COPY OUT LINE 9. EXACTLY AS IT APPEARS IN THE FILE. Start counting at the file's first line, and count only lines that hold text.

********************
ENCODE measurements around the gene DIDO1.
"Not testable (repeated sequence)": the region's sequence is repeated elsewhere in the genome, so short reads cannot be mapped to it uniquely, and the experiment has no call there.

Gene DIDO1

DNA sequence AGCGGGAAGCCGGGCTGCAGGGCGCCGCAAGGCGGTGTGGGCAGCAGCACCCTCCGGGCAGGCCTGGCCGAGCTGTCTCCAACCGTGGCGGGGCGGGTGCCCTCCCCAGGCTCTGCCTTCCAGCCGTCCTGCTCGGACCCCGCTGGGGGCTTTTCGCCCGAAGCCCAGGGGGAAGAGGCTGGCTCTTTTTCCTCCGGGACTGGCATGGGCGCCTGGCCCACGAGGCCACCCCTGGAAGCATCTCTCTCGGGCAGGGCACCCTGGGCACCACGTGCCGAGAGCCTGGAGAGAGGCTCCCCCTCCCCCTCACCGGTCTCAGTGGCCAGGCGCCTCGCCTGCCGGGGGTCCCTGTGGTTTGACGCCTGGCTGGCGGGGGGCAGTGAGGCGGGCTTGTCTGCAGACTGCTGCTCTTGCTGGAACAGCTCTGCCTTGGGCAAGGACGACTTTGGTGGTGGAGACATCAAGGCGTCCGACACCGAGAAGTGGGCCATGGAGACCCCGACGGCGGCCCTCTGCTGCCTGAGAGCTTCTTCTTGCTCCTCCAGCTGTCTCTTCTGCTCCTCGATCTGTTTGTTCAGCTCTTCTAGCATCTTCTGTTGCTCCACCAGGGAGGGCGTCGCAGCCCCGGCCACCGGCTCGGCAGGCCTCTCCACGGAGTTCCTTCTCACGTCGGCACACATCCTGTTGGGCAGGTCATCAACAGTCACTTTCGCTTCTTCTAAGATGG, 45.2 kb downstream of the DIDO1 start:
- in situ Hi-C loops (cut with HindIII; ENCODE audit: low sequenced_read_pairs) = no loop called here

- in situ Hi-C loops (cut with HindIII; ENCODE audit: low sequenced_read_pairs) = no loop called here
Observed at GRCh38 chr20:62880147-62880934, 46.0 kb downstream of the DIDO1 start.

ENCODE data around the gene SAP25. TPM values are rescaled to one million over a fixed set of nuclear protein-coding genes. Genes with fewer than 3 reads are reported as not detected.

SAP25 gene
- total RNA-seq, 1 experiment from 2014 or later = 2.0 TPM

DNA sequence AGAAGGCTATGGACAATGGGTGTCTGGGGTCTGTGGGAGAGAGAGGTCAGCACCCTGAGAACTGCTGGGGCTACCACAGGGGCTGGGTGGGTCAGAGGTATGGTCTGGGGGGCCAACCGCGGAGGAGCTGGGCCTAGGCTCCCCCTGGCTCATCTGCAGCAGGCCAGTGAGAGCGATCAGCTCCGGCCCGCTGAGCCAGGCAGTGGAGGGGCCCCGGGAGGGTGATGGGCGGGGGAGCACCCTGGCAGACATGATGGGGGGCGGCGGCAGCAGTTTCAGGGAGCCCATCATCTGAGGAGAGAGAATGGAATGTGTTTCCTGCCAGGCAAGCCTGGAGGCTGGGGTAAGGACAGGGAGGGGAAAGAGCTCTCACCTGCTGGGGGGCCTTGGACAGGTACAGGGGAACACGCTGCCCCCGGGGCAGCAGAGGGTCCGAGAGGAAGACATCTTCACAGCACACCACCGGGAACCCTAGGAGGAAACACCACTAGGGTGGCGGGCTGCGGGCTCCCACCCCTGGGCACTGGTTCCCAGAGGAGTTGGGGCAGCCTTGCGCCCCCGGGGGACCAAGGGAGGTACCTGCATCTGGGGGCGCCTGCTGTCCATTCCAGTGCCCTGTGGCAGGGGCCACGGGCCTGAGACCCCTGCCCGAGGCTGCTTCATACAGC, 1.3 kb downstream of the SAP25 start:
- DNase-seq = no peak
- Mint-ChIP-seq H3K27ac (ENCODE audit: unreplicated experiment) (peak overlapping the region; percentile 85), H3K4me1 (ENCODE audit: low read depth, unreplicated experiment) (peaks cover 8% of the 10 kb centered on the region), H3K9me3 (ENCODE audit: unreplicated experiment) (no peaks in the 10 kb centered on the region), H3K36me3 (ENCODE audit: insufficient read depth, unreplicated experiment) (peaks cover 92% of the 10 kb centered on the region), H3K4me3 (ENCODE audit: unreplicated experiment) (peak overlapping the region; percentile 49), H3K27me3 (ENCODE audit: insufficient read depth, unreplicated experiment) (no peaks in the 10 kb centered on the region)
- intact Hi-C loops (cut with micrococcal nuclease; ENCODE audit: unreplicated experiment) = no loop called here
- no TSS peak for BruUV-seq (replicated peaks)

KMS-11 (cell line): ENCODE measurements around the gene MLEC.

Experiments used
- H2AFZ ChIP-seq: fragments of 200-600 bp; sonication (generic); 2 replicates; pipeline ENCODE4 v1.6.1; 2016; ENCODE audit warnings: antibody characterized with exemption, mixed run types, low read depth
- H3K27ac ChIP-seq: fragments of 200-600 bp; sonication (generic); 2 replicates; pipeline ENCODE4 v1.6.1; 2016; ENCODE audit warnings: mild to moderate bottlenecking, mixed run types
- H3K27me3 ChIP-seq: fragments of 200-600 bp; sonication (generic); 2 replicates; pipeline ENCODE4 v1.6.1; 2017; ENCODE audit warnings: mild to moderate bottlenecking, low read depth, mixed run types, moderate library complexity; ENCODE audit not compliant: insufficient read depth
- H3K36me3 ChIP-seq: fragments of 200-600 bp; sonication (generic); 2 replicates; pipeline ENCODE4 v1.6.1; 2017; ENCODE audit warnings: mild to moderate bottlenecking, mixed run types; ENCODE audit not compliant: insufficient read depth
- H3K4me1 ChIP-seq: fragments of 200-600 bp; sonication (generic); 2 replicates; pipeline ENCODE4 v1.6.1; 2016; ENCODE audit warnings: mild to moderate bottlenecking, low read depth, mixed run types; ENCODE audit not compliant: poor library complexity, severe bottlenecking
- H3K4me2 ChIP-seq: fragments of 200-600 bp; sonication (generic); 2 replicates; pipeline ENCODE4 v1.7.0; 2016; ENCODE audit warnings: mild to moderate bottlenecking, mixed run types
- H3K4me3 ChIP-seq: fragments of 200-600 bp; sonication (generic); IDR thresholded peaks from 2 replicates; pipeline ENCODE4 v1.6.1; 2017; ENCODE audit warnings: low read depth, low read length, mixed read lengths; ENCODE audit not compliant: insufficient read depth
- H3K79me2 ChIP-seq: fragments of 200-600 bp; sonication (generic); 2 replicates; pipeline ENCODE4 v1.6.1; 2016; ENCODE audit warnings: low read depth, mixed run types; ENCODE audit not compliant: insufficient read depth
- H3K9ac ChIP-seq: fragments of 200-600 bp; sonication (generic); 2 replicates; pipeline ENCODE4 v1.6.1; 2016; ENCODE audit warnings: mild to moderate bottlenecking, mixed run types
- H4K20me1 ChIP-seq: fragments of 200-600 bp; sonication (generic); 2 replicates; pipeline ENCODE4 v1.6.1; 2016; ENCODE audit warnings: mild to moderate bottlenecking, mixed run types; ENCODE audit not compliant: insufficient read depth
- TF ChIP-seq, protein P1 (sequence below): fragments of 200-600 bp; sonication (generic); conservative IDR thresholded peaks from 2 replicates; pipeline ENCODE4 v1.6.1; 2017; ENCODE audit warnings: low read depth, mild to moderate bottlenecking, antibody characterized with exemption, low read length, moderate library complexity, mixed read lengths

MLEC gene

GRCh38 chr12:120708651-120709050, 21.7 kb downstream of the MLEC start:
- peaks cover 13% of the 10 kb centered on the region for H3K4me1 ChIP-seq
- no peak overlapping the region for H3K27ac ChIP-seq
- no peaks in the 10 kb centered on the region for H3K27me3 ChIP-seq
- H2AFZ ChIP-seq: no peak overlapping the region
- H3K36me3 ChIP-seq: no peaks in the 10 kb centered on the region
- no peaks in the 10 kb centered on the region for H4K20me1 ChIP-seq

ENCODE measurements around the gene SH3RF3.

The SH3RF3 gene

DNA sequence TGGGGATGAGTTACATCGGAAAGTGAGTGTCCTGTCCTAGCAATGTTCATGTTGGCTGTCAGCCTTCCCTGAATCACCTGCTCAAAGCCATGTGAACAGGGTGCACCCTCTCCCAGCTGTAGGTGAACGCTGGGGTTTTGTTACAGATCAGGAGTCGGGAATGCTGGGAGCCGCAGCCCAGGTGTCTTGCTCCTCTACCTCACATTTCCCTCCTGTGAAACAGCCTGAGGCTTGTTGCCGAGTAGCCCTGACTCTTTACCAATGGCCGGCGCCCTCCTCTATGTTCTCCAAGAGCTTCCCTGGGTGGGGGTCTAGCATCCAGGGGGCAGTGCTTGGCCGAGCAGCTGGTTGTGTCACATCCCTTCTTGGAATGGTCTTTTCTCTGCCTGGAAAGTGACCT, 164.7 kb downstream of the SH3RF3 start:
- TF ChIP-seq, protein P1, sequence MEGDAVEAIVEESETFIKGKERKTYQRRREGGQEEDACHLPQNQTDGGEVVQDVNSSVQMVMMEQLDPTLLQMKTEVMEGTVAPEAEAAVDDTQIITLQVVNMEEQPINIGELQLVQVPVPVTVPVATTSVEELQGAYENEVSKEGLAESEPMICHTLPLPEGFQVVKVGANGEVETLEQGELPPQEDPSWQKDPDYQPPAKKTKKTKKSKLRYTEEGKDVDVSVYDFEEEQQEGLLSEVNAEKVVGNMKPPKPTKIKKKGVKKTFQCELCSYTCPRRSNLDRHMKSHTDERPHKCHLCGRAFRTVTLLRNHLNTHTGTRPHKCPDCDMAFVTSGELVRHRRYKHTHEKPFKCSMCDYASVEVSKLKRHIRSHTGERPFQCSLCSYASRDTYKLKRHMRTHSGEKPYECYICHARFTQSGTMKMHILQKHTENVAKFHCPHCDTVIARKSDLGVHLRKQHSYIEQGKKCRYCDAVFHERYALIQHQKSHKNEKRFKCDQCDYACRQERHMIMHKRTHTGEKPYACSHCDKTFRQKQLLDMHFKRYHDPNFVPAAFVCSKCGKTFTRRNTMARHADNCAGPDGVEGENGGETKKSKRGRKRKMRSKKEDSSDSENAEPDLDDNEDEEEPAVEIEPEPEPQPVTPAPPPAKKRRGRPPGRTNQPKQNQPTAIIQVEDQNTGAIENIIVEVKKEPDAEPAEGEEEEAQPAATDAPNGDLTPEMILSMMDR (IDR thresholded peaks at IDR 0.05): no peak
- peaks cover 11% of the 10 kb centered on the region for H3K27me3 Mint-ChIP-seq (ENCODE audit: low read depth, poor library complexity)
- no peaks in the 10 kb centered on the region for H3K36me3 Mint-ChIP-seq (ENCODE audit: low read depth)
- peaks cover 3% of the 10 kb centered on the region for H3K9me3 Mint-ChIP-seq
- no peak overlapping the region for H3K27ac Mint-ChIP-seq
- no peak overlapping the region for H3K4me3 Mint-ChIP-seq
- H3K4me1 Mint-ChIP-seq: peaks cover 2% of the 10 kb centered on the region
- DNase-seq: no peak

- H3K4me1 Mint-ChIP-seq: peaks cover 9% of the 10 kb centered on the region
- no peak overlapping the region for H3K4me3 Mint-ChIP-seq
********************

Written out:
SAP25 gene